Dive into a new language and, at some point, you’ll meet a native speaker that has you questioning your language abilities. How does their accent sound so different? And what is that slang they’re using?!
If this sounds all-too-familiar to you, then welcome! You’ve leveled up to a new stage of language learning best known as the dialect.
The lines drawn between language and dialect are surprisingly arbitrary, and linguistic experts lack any real consensus on what differentiates the two. But for the purpose of this article, we can agree that a dialect is a variety of a single language that sounds different but shares enough of the same characteristics that it can be easily understood (by native speakers, at least).
There’s an entire profession dedicated to dialect coaching, but if you’re hoping to learn the nuances of a dialect, there’s no need to hire Hollywood’s best. We’ll walk you through the specifics of dialects and give you the pointers you need to thrive on your own.
What is the difference between a dialect, a language, and an accent?
The differences between a dialect and a language have a number of technicalities and exceptions tied to them. But as a language learner, you’re probably more interested in the practical takeaway.
Think of language as an umbrella term. With a platform like Rosetta Stone, you’ll learn the fundamental grammar, vocabulary, and pronunciation of the “standard” form of each language.
Dialects fall under each language umbrella, and they’re often closely tied with geographical boundaries. We can see how the standard elements of English morph and change across the US, the UK, Scotland, and even Singapore, where Singlish emerged as a hyper-regional dialect of English.
The first thing you’ll notice about each English dialect is the shift in pronunciation. This shift, better known as an accent, is an important element of a dialect, but isn’t always necessary to a dialect.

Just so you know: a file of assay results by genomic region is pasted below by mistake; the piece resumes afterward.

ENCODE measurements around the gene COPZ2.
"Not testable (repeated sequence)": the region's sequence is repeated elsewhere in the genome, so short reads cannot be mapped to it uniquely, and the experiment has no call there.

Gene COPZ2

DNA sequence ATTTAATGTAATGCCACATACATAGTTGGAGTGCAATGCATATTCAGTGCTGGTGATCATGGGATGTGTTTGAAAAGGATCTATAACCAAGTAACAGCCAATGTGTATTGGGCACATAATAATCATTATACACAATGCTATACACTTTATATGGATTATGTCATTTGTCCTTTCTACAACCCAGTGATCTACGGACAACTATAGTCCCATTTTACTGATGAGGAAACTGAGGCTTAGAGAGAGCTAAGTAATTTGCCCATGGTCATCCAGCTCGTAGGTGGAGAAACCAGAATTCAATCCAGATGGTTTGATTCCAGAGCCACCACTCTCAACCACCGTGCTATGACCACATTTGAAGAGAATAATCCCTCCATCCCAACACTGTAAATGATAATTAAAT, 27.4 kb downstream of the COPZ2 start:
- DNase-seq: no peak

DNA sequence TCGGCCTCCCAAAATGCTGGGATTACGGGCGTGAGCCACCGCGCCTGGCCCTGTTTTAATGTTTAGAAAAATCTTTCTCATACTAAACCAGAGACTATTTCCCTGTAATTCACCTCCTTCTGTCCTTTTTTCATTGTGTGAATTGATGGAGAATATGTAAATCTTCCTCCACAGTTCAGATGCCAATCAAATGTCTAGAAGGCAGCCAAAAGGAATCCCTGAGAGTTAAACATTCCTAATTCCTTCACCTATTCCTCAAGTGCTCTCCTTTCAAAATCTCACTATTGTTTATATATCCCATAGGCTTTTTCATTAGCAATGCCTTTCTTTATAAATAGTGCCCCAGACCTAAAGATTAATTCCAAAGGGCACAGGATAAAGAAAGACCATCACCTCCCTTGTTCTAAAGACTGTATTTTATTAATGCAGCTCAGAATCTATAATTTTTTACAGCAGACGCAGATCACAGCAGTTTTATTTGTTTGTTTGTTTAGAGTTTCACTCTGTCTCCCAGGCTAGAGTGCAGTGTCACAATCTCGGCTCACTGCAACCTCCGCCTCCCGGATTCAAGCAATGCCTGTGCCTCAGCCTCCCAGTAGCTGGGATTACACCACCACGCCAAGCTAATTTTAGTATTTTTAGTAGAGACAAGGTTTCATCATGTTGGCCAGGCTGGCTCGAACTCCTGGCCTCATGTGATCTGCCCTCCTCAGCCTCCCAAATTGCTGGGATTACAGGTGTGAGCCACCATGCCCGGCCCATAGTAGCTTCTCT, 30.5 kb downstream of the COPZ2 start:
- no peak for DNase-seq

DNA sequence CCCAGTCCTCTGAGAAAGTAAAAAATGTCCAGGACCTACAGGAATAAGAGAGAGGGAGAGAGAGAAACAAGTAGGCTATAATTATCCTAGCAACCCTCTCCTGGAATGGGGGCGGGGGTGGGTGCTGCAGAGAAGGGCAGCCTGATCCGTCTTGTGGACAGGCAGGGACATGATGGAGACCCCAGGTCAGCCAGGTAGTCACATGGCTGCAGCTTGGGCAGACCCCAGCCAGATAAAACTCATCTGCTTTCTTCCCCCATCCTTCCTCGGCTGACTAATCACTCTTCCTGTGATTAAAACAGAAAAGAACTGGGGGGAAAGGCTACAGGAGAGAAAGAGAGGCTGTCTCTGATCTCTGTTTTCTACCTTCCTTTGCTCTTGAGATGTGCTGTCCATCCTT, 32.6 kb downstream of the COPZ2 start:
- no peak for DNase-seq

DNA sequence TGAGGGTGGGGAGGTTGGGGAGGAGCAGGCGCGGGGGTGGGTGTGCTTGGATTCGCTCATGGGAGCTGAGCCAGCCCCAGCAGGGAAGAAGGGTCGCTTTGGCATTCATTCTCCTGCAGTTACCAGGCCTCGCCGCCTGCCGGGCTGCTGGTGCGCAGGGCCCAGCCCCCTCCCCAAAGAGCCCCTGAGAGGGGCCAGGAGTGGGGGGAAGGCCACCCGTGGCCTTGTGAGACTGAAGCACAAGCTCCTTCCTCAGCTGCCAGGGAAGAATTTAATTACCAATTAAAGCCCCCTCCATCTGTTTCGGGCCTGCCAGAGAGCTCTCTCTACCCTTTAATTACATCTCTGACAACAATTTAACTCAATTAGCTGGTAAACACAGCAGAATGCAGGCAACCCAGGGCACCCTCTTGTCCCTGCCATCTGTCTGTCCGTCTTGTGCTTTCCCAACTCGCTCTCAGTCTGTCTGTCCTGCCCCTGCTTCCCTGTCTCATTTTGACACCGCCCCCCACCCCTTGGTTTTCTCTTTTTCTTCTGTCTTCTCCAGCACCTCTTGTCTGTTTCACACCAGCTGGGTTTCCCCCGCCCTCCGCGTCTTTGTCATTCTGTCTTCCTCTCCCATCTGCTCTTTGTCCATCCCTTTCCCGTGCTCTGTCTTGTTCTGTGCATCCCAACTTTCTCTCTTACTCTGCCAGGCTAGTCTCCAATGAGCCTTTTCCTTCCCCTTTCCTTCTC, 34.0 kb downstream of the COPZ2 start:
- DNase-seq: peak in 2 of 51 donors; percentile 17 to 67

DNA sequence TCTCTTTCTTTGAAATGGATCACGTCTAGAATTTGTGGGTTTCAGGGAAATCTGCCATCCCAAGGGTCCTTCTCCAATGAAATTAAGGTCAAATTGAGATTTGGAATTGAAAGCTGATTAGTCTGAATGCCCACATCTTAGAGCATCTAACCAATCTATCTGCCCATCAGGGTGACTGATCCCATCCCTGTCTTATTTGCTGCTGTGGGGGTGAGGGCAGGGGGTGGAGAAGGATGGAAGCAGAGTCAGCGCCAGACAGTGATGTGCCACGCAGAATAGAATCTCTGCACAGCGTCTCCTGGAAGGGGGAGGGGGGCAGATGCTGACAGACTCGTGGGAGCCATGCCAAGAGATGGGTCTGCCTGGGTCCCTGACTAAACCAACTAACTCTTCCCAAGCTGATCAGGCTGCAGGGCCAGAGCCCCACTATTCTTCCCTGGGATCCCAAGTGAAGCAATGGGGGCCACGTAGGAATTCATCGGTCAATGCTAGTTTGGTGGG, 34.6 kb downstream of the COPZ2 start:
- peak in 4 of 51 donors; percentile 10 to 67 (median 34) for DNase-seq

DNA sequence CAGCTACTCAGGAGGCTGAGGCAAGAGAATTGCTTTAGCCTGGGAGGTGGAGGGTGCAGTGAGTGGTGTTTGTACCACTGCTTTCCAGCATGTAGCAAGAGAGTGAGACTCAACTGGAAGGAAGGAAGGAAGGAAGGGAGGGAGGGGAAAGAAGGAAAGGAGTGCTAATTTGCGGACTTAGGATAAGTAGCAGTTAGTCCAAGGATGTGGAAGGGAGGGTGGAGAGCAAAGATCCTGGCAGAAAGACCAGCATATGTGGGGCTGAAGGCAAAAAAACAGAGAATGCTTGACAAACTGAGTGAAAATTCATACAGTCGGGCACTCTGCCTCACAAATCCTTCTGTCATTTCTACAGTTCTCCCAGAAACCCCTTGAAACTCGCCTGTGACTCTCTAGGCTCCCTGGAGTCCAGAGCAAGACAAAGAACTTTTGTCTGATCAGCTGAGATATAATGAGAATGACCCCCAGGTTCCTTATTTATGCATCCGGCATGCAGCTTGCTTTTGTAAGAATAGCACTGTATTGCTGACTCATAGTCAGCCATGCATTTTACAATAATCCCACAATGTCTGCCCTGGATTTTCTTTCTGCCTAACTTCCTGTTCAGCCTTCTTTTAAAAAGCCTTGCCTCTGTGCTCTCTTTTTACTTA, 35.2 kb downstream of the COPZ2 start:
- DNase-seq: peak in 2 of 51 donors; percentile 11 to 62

Don’t worry too much about the semantics, at least in this linguistic dispute. What’s important is that you’re able to identify differences during conversations and feel comfortable adapting to them.
What are the benefits of learning a dialect?
You can solidify and potentially accelerate your learning within the “standard” language while learning a dialect alongside it. While there’s little research for adults, studies show that children who primarily speak a dialect are hyper-aware of the differences, and are able to reach reading and writing goals more quickly as a result.
Dialects also allow you to build deeper connections. Think of the way a stranger’s eyes light up when you reveal that you share something in common. A shared language between two strangers can invoke that same joy, and the knowledge of a regional dialect can enhance that tenfold.
Learning a dialect, rather than just the standard language, requires a deeper dive into cultural nuances that isn’t lost on native speakers. In short: Learning a dialect shows that you care! It’s an incredible way to bond with new communities and expand your own borders in the process.
What’s the best way to learn a dialect?
Before you learn a dialect, you’ll want to have a firm grasp of and familiarity with the fundamentals of a “standard” language. That way, you’ll be able to gain meaning through context. If you encounter new vocabulary or grammar differences, you’ll have a much easier time understanding what’s being said.
Then, maximize your exposure. We’re big on emphasizing immersive opportunities because we know they work! Learn a bit more about where your dialect is spoken, and choose your experiences accordingly. Movies, music, books, and news are all fantastic ways to pick up on those dialectical nuances.
Finally, take notes! Dialects are more prominent in spoken language, so there will be less existing written resources for instruction. That’s where the fun begins, though. If you can find a native speaker, they’ll likely be more than happy to parse through what makes their dialect so special—and you’ll have the opportunity to get to know them better in the process!
Before you dive into dialects, make sure you’re confident in whatever language you choose. With over 25 languages available, Rosetta Stone can help you get there. Learn more at www.rosettastone.com.